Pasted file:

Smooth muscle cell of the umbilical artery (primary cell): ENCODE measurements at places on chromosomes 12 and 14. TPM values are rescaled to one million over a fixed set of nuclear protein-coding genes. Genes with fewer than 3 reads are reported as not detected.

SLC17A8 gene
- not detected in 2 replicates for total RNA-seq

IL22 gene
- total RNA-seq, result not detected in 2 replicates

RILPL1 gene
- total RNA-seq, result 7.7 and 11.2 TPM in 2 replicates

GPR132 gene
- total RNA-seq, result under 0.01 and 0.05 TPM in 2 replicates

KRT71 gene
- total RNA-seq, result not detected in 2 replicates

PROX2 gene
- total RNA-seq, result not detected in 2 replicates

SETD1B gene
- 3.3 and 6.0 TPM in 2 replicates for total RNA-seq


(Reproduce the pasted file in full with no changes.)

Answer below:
Smooth muscle cell of the umbilical artery (primary cell): ENCODE measurements at places on chromosomes 12 and 14. TPM values are rescaled to one million over a fixed set of nuclear protein-coding genes. Genes with fewer than 3 reads are reported as not detected.

SLC17A8 gene
- not detected in 2 replicates for total RNA-seq

IL22 gene
- total RNA-seq, result not detected in 2 replicates

RILPL1 gene
- total RNA-seq, result 7.7 and 11.2 TPM in 2 replicates

GPR132 gene
- total RNA-seq, result under 0.01 and 0.05 TPM in 2 replicates

KRT71 gene
- total RNA-seq, result not detected in 2 replicates

PROX2 gene
- total RNA-seq, result not detected in 2 replicates

SETD1B gene
- 3.3 and 6.0 TPM in 2 replicates for total RNA-seq